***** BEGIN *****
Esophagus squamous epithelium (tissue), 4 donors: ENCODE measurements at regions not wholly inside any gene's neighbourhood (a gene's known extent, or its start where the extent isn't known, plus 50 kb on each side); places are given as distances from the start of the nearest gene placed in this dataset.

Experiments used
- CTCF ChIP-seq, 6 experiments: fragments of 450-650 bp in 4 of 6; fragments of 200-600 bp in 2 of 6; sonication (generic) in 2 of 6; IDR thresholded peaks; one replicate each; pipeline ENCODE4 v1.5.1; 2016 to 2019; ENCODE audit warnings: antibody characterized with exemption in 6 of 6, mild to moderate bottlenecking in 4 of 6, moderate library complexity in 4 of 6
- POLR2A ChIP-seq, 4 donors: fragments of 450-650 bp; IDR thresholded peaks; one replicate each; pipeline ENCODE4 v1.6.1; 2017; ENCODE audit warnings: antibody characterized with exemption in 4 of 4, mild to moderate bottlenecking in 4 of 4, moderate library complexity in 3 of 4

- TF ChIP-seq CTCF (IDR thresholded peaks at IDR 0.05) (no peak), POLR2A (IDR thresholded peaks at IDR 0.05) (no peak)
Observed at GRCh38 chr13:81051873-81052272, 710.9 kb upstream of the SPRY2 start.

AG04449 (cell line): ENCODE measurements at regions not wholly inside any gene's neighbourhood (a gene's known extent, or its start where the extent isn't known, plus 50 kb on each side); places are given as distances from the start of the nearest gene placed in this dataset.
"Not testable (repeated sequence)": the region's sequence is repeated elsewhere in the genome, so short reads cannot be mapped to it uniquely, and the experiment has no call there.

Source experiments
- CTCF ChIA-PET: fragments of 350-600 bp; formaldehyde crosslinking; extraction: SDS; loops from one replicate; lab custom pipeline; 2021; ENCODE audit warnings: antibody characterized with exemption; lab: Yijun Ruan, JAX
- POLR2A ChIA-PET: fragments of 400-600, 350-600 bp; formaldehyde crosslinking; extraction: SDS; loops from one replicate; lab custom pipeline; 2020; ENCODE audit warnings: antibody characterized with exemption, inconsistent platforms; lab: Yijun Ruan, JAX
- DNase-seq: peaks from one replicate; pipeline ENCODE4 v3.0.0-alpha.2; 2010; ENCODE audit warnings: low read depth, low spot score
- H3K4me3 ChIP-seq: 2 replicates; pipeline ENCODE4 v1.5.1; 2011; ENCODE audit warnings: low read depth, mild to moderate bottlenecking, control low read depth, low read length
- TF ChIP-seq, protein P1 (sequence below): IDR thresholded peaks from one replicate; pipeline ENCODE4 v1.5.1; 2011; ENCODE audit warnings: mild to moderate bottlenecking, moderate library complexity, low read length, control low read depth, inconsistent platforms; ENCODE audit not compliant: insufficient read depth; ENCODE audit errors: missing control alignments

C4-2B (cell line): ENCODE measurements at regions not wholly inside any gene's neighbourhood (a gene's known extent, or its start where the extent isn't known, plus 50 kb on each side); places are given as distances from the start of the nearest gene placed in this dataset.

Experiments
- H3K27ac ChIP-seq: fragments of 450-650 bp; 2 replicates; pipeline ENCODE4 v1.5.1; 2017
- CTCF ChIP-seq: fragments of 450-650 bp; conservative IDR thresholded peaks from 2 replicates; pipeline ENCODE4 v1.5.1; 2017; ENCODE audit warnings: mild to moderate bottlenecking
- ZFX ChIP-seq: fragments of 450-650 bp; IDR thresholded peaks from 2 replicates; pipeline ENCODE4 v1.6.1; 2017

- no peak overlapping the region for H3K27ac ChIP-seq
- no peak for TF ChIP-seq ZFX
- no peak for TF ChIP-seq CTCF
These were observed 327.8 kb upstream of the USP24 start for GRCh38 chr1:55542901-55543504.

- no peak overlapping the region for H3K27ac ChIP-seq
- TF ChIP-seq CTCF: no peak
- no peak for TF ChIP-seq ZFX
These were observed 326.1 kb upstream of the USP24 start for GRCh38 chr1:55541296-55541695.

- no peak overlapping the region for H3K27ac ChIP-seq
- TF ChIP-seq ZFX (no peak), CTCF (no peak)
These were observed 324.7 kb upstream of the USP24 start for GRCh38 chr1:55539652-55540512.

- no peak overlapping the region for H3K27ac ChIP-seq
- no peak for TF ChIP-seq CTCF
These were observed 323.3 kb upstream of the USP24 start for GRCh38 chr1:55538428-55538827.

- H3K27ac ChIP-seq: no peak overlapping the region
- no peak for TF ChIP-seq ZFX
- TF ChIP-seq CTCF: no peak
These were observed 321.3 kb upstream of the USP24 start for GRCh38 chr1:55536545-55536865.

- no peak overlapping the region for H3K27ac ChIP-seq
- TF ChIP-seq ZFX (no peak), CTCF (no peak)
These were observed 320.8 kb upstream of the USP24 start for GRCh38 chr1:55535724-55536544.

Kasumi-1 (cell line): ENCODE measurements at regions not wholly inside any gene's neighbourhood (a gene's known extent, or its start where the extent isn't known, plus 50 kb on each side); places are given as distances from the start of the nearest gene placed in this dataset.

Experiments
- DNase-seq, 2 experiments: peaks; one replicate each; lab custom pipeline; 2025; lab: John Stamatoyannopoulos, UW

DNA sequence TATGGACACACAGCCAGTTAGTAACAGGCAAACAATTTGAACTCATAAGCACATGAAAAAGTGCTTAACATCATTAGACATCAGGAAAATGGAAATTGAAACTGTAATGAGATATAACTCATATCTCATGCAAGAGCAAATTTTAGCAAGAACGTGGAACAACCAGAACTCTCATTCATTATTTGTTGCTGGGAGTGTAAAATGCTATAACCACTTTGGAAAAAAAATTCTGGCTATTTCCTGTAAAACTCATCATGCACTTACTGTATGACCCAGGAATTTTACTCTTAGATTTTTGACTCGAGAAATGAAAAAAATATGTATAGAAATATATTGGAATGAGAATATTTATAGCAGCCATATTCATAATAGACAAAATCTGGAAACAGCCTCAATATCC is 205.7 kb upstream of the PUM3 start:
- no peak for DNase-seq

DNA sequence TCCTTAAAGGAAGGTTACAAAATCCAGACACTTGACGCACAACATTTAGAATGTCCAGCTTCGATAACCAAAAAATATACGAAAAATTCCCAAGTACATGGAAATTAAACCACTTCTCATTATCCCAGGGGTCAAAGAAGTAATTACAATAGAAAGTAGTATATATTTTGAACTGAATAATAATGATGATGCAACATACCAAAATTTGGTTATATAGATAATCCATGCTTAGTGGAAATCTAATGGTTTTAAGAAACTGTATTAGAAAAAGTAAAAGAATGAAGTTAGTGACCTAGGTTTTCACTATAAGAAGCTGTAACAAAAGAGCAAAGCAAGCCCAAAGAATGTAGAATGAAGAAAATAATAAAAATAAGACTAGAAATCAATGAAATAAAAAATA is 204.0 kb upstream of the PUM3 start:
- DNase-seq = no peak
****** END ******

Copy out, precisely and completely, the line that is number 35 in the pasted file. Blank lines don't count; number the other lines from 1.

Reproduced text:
- no peak for TF ChIP-seq ZFX